Ceramics Historical Project

Cypriot Ceramics of the Late Bronze and Early Iron Ages

8 March 2000

Cyprus, or Kypros in Greek, is one of the largest islands in the Mediterranean. It is situated about forty miles south of Turkey and about two hundred and forty miles north of Egypt. To the east it has the mountain range of Lebanon on the mainland and to the North that of Taurus. The name it bears is derived from the mineral that it is so rich in, copper. The Greek word for copper is kypros. It was also celebrated in antiquity as the birthplace and favorite dwelling of Aphrodite, the goddess of love in Greek mythology, and was known for its wealth beauty and decadence.

In the second millennium BC the Eastern Mediterranean was full of turmoil because of the conflict with the Hyksos who ruled Egypt. But when the Hyksos were expelled in the middle of the sixteenth century BC there was a period of peace and growing trade and equally growing urban centers. Many harbor towns soon sprung up on the southern coast of Cyprus. The main points of trade at this time were the Aegean and the Near Eastern countries. These years of peace caused unprecedented wealth for the island. The island witnessed a lot of cultural innovation, advances in ceramics as well as strengthening of ties with the Greek civilization. The Cypro-Minoan script developed in this time. But although Cyprus did not play a major role on the political front with her neighbors, she suffered from raids from migrating conquerors during the latter half of the thirteenth century BC. These invasions were not only problematic to Cyprus but also to many other peoples that they crushed along the way, such as the Hittites and Ugarit, until, in 1191 BC they were stopped and defeated by Pharaoh Ramses III of Egypt upon attempt to invade his domain. Also since the island was so rich in natural resources and was so strategically geographically placed, it was subject to raiding by the Assyrians, the Egyptians, the Persians and others.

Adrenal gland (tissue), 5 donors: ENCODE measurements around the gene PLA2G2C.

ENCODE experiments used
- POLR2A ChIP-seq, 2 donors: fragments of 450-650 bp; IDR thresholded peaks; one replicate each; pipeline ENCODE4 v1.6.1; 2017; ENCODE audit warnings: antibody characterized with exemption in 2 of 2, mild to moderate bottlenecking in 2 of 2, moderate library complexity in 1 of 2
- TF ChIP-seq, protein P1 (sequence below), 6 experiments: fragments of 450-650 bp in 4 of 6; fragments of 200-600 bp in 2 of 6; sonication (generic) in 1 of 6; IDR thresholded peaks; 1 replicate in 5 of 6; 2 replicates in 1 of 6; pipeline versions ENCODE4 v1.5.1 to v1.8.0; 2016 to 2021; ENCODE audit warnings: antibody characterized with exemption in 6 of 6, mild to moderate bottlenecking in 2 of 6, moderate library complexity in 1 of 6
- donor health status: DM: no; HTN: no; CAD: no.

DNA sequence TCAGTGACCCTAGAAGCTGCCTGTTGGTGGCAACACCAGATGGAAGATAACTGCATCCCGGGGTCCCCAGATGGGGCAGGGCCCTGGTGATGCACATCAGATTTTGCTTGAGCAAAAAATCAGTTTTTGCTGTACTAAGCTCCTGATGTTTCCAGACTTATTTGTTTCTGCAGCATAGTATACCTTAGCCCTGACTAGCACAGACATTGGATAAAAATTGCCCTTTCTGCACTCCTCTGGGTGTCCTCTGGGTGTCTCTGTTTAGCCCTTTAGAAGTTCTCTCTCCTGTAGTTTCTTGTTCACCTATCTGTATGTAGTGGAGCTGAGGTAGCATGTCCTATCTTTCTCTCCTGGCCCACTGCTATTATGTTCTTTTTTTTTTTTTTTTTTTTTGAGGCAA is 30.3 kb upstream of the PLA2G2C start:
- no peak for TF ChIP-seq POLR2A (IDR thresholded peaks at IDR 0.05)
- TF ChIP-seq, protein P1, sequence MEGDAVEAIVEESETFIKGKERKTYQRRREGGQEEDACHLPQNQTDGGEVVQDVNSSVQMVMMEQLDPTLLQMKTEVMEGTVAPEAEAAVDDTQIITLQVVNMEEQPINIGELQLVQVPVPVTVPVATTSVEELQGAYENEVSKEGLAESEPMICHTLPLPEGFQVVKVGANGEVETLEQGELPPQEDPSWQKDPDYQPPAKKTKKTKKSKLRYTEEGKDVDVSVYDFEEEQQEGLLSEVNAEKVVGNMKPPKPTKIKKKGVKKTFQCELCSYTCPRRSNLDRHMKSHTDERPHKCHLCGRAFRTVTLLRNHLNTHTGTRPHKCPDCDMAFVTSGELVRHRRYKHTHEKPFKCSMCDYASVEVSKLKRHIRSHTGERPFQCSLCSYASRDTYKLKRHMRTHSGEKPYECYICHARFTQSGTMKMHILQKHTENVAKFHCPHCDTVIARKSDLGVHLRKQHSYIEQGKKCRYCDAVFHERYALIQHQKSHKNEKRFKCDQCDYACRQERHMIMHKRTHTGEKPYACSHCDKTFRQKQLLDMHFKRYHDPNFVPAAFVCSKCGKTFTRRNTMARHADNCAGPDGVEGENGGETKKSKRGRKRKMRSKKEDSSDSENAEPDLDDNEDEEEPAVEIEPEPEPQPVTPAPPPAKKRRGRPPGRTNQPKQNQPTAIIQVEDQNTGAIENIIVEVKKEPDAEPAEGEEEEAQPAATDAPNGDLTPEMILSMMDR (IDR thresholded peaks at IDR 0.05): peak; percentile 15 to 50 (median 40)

When these hostilities came to an end, a great deal of Mycenaean Greeks came to settle on Cyprus, approximately 1200 BC – 1100 BC. Apparently the Greek writers of later times attributed this mass exodus to the Trojan War, saying that many of the heroes that fought in it now came to settle on the island. The influence was very powerful especially on the language and the arts and so the culture has remained predominantly Greek since those times despite the later conquests of other cultures.

From the eleven hundreds to the middle of the eighth century BC is what later came to be called the Early Iron Age. And as the people became predominantly Greek so did the artwork. The ceramics of the time show Aegean influence in both shape and technique, but they differ from their mainland neighbors in their slight influence from the orient. Religious and burial traditions and beliefs started to change closer to those of the Greek. And fashion was influenced as well with the introduction of the safety pin.

This time was also marked by many earthquakes and natural disasters, which led to massive destruction and the abandonment of many cities. The first hundred years of the Iron Age, also known in this geographic region as the Cypro-Geometric Period, some of the destroyed cities were rebuilt and many new ones were established as well.

During the ninth century BC there was an influx of Phoenicians, who are assumed to have been running from their home in modern day Lebanon because of the harassment they endured from the Assyrians. They dominated the city of Kition, which was to become their most powerful stronghold. The cities of Salamis, Paphos, Curium and Amathus also thrived during that period. The Phoenicians influenced a wide range of things including religion, pottery shapes and ornament design. Their main influence, however, was the alphabet, which was introduced to the Greeks in the eighth century BC but somehow did not become functional on Cyprus until the fourth century BC.

The pottery of this time on Cyprus as well as on Crete seems to have a much influence from the Orient as it does from Greece, specifically that of Central Asia